ERIC Number: ED382394
Record Type: RIE
Publication Date: 1995-Mar
Social Goals and Achievement Goals in Early Adolescence.
Hicks, Lynley; And Others
This study examined the relationship between students' self-reported goals of being socially responsible and of forming relationships with peers, to their achievement goals in English and mathematics. The sample consisted of 175 male and 138 female seventh-graders from a predominantly white, lower middle-class middle school. The study found that social responsibility goals were positively related to task goals and relative ability goals, and negatively related to extrinsic goals. Students who aimed to be socially responsible were likely to engage in their academic work to gain a personal sense of mastery or to demonstrate their ability in comparison to others, and not out of a desire to get extrinsic rewards such as grades. Social relationship goals were found to be positively related to both task goals and relative ability goals. Social relationship and extrinsic goals were unrelated in English and were negatively related in math. In addition, gender was a significant predictor of extrinsic and relative ability goals, with males being more likely to pursue extrinsic goals. Contains 16 references. (MDM)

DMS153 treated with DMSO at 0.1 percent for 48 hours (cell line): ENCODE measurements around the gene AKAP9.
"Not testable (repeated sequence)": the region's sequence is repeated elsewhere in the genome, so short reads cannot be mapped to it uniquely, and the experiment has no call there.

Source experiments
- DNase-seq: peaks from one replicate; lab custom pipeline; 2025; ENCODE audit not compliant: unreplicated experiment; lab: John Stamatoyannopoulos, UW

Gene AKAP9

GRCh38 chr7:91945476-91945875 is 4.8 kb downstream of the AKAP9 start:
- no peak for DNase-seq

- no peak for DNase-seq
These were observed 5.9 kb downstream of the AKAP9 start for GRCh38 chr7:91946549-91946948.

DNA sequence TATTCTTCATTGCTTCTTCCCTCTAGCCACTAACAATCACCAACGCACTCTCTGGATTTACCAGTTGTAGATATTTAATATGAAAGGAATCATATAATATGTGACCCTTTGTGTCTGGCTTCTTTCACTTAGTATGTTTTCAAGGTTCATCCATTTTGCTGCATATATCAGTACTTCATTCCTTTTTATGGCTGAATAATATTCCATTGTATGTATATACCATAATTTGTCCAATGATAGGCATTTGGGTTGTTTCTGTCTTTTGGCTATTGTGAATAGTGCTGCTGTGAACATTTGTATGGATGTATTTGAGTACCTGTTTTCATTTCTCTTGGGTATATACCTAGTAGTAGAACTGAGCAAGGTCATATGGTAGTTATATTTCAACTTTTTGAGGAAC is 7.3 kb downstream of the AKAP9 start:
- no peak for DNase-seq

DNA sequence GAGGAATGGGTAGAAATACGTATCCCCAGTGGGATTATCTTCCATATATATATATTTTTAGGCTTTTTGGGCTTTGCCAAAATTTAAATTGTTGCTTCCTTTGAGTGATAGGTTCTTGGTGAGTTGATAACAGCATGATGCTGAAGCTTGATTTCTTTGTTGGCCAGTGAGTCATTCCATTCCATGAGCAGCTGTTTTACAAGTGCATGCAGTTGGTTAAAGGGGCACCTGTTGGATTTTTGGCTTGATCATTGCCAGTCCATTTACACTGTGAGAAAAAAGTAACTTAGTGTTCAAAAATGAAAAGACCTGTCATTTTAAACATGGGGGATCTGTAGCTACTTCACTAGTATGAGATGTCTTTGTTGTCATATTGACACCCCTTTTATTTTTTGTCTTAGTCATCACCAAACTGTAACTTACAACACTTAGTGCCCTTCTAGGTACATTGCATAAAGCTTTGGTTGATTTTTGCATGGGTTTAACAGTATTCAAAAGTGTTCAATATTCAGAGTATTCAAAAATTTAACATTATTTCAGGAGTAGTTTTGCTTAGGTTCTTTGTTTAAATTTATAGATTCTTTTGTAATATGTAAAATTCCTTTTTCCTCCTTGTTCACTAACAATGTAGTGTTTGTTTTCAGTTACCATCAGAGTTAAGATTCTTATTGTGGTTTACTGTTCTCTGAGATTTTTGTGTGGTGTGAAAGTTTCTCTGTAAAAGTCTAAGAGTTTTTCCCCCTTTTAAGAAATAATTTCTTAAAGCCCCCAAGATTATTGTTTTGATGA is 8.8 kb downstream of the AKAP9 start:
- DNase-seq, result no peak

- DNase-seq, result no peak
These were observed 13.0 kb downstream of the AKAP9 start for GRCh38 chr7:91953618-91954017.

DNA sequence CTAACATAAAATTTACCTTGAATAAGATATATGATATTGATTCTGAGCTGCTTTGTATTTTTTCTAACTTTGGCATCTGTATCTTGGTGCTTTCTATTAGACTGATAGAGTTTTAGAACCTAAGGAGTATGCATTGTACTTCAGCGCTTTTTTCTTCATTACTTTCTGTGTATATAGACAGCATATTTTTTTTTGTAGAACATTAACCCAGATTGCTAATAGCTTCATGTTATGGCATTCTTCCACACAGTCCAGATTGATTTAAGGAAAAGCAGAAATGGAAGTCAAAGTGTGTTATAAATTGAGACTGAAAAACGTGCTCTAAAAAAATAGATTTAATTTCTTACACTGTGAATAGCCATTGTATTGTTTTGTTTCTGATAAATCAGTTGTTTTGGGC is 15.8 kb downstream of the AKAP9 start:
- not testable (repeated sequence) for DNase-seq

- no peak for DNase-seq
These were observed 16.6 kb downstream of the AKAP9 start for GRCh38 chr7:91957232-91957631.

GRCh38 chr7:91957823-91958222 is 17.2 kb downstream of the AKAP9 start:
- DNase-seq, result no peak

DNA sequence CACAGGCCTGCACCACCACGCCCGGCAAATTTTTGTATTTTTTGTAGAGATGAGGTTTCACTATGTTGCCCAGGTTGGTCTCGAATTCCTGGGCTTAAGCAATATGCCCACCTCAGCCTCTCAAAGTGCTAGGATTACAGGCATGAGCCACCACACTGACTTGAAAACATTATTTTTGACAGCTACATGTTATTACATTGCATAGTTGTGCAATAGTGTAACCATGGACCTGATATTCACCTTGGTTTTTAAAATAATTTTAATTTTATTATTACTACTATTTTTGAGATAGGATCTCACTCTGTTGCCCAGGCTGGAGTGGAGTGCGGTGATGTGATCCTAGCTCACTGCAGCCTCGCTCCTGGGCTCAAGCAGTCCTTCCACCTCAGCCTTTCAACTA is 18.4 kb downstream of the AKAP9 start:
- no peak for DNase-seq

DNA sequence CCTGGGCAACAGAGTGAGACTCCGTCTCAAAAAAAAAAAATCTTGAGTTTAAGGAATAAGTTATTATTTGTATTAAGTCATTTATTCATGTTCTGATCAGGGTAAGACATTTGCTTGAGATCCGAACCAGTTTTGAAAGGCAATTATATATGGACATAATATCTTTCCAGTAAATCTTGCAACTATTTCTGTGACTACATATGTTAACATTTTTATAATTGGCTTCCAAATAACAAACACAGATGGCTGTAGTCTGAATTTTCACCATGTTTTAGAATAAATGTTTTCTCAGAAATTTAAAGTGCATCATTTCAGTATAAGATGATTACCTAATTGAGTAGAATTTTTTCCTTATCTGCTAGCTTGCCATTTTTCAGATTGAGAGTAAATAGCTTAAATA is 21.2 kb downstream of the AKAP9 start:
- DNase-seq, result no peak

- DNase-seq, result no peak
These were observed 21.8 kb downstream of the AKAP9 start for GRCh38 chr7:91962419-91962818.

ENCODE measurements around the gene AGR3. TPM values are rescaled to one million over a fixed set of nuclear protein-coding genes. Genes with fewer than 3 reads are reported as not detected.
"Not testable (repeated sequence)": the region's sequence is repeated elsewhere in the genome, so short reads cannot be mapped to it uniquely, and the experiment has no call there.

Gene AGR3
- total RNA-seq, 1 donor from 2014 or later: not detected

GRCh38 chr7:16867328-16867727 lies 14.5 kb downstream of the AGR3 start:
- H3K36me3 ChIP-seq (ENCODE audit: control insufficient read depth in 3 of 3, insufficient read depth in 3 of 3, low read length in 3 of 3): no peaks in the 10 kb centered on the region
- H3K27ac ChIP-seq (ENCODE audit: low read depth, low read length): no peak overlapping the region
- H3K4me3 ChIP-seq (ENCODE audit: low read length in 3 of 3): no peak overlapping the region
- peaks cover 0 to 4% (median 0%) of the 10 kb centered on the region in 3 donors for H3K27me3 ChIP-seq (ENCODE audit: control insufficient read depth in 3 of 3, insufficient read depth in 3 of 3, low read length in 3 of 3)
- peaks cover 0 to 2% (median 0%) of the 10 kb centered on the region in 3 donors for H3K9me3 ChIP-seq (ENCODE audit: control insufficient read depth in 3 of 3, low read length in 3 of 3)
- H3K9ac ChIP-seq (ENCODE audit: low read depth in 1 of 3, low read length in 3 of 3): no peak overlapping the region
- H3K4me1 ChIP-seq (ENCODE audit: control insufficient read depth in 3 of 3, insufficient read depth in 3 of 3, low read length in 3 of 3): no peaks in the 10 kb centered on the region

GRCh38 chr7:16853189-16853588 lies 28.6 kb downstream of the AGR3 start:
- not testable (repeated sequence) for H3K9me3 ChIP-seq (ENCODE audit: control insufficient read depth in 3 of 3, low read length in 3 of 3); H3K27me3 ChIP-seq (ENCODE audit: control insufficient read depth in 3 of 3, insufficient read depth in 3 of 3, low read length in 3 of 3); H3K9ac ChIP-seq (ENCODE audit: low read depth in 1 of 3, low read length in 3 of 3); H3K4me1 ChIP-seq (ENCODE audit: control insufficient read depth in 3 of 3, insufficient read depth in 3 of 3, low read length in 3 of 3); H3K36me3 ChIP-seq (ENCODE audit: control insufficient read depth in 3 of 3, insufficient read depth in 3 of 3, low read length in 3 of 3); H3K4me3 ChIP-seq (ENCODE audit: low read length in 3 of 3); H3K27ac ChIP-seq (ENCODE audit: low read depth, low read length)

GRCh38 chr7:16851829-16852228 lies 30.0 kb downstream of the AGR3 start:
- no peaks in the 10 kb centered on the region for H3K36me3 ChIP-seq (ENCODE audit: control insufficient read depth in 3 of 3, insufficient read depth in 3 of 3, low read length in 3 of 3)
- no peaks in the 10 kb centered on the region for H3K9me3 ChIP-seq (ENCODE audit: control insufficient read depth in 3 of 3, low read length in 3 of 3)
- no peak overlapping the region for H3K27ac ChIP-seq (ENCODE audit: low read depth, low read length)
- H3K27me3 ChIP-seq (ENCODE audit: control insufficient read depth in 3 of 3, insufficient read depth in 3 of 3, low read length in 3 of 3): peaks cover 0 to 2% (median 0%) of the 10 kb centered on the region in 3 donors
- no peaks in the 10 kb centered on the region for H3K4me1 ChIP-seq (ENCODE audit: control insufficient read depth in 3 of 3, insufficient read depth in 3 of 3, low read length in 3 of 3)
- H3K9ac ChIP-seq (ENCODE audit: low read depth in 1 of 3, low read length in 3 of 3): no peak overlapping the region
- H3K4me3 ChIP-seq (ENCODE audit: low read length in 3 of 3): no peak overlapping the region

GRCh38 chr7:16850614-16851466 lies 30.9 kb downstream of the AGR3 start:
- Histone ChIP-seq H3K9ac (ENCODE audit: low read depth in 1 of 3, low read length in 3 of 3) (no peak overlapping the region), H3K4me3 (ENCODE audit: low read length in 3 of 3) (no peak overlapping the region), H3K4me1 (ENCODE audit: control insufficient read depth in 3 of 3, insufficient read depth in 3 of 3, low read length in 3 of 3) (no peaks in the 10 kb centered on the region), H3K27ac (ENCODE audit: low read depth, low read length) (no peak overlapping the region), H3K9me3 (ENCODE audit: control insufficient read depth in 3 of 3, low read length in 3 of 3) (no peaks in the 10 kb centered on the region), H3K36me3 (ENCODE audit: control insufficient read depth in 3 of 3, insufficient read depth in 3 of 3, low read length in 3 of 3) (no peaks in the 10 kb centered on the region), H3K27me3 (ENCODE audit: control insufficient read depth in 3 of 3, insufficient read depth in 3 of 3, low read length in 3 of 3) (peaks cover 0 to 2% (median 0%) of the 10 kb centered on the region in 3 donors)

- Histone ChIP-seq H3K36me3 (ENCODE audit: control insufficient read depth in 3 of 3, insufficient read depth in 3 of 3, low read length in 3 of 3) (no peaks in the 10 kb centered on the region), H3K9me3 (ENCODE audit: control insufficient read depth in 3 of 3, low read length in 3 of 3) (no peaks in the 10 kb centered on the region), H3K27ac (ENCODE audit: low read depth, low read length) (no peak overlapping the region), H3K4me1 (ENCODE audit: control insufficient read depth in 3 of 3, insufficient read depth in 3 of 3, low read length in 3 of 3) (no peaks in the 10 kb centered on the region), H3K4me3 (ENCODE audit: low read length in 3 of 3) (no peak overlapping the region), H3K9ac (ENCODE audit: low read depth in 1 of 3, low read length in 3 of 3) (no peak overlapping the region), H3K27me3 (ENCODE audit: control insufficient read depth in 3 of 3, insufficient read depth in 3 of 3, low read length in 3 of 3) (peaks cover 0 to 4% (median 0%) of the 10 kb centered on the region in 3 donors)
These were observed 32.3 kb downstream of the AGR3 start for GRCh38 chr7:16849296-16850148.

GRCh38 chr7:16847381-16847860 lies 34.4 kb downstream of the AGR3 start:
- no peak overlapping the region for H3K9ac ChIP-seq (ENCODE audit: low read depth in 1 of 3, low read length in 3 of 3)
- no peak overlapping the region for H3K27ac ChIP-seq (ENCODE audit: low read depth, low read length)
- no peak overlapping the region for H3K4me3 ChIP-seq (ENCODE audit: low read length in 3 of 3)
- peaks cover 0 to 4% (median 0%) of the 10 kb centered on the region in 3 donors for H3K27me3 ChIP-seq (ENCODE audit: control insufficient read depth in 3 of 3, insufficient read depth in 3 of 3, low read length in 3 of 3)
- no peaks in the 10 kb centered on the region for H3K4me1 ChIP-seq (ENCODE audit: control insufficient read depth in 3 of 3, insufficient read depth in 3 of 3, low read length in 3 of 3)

Publication Type: Reports - Research; Speeches/Meeting Papers
Education Level: N/A
Sponsor: National Center for School Leadership, Urbana, IL.; Office of Educational Research and Improvement (ED), Washington, DC.
Authoring Institution: Michigan Univ., Ann Arbor. School of Education.
Grant or Contract Numbers: N/A
Note: Poster presented at the Biennial Meeting of the Society for Research in Child Development (61st, Indianapolis, IN, March 30-April 2, 1995). This research was conducted in cooperation with Middle School Coalition Project.